Dragster Design, Part 1

We had an extended sixth grade class today.  Students were challenged to design and build the fastest robot car they could.  Last week, the measured the velocity of the standard robot car built from the LEGO directions.  Those went about 1 foot/second at 75% power and about 1.25 ft/sec at 100% power.  We discussed ways to make faster cars especially since we can’t get a faster motor. Ideas they had were to make lighter, to change the tire size, and to use gears.  The latter had to be strongly emphasized by me and reviewed.  This class has only 2 years of robotics experience and did not experience gears and gear ratios like the current kids coming up.  I hope this will not need as much direct instruction in future years.

I was excited to give them the LEGO NXT Resource Kits this year, which have tons of extra parts including many interesting gears, tires, and wheels.  There was a lot of rebuilding, which is normal, as kids discovered how to build a car without directions.  Many teams made cool cars but did not really pay enough attention to the goal, to make a faster car.  Some thought a bigger wheel would make the car go faster.  I’m not sure but I think it’s the same if the speed of the motor is the same.  Smaller wheels will turn faster but also not cover as much ground.    You can make a faster car by having the motor drive a large gear, which then drives a smaller gear, which then drives the wheel.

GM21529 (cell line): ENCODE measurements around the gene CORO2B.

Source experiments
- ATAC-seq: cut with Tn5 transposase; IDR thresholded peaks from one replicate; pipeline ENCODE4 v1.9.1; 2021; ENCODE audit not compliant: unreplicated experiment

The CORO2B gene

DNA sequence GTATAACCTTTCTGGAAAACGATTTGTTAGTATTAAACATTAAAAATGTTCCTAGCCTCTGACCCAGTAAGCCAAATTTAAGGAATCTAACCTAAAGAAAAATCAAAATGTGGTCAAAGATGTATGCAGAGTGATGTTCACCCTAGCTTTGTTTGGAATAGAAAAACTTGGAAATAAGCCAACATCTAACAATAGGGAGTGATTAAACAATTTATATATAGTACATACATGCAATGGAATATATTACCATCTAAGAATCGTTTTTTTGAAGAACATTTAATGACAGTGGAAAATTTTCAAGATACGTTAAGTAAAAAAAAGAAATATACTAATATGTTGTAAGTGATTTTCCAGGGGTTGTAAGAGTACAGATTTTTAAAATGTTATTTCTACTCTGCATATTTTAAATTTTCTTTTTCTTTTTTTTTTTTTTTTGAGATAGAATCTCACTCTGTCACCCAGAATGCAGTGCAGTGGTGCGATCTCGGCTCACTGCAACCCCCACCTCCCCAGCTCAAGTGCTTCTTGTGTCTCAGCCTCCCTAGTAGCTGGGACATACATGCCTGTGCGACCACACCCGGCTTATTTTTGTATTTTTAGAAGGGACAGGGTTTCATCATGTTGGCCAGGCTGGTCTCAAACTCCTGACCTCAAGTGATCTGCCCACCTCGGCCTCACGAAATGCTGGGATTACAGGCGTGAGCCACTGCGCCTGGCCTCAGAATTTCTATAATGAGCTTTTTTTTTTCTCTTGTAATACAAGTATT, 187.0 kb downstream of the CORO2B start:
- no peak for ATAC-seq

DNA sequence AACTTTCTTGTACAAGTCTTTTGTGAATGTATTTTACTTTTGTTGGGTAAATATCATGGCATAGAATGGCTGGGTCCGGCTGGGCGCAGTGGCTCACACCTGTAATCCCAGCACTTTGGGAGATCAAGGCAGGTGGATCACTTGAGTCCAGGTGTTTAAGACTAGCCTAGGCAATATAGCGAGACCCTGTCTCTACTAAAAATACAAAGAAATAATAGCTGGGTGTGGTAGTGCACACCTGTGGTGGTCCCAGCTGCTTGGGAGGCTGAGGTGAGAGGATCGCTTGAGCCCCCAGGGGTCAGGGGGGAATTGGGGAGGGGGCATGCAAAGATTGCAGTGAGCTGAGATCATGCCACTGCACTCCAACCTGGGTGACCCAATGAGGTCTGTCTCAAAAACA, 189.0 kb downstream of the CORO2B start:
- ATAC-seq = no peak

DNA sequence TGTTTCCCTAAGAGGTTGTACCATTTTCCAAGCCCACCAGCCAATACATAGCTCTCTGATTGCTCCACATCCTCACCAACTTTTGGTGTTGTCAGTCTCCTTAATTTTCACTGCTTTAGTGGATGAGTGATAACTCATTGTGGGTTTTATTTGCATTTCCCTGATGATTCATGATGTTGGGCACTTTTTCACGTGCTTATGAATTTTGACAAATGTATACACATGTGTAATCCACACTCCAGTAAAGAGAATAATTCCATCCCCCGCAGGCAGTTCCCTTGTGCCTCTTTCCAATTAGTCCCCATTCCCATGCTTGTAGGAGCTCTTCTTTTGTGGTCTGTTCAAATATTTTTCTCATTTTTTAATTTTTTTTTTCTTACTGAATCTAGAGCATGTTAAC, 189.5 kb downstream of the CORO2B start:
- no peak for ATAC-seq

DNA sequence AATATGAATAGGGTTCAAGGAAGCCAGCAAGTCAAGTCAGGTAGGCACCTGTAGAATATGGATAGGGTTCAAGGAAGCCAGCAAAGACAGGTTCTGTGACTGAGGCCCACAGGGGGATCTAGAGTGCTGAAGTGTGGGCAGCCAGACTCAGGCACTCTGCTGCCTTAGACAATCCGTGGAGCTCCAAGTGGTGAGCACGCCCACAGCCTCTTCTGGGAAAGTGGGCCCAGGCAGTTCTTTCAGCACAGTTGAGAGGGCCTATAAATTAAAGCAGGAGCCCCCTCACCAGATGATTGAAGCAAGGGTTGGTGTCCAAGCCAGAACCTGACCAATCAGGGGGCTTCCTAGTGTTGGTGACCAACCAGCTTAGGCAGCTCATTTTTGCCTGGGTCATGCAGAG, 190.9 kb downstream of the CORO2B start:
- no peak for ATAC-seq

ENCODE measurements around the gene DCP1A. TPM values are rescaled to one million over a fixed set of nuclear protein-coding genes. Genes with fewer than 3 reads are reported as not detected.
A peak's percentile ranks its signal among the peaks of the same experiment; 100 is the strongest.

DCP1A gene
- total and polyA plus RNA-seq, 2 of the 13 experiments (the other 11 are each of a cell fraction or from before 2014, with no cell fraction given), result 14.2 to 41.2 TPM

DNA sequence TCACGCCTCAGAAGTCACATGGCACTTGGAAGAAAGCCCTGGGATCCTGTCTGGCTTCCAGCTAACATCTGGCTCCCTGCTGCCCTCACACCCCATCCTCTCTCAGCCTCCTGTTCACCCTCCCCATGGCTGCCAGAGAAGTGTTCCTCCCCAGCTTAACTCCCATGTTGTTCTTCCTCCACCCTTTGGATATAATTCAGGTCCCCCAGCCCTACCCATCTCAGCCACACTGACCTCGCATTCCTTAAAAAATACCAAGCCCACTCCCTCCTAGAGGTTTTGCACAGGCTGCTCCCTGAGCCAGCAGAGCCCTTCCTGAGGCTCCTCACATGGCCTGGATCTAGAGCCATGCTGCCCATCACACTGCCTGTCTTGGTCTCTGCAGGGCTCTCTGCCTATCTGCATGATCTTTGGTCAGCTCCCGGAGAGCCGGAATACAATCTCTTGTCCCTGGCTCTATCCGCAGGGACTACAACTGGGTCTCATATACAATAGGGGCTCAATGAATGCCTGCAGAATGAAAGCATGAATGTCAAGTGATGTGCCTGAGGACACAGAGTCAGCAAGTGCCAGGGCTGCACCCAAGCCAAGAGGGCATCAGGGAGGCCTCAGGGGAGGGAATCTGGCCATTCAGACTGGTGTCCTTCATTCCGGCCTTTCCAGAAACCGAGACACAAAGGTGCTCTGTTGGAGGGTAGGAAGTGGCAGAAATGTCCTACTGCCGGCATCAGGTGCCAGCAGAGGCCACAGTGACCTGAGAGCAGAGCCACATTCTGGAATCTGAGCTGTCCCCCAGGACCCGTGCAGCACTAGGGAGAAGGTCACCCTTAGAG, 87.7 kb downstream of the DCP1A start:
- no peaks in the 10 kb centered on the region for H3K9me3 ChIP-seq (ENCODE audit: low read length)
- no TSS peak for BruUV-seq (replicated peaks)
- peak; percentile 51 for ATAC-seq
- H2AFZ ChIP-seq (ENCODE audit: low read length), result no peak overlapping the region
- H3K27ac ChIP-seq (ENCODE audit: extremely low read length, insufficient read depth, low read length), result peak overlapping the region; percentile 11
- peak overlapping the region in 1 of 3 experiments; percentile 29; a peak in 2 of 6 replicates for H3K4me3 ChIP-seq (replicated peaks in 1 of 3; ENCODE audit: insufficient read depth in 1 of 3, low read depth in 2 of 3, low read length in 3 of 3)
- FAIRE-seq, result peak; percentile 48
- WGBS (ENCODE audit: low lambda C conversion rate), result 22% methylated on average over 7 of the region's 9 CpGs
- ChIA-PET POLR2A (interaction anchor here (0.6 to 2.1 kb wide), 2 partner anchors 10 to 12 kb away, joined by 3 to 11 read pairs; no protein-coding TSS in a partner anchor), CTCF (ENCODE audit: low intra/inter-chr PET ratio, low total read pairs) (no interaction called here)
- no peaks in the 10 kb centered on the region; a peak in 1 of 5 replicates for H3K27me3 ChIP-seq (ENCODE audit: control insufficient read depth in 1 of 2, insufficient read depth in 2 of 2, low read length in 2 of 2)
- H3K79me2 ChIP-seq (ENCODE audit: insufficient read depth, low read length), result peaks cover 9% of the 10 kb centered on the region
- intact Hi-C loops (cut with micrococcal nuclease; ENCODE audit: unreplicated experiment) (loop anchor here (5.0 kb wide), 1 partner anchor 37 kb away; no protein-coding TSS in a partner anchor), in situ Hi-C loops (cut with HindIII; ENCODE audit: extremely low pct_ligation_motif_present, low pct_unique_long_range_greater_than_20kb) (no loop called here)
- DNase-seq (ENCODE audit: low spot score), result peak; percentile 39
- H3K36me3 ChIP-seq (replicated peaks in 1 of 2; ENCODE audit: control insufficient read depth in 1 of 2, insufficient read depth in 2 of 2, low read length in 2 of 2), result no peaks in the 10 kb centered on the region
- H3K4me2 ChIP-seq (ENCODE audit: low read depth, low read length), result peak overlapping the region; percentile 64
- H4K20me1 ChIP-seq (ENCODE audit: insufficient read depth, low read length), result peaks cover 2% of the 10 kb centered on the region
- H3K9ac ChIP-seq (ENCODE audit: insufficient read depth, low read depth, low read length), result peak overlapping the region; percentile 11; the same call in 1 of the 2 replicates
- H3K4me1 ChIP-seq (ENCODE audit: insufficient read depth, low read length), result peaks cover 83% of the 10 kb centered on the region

Two teams were able to have a testable prototype today.  The first car went at 1.43 ft/second and did NOT use gears to make the car faster.

The second team successfully used gears to increase the speed.  Their car is called Lightning.  The team was so proud when I announced to the class that they now held the speed record of 2.5 feet/second!  It really booked right along.  Made me feel really good to see them so happy.  I was also pleased that I seemed to have finally gotten the open-ended challenge for grade 6 right.  The one I had last year had some problems (too hard, took too long).

Can’t wait to see what next week will bring!

 

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2 Responses to Dragster Design, Part 1

  1. Wayne Burnett says:

    John, my experience is like yours – students like to build and re-build but not always focus on the challenge, like speed. And, same, it seems that gears need to be explicitly taught. Good experience! Thanks, Wayne

  2. Interesting. A lot of this seems to be universal.

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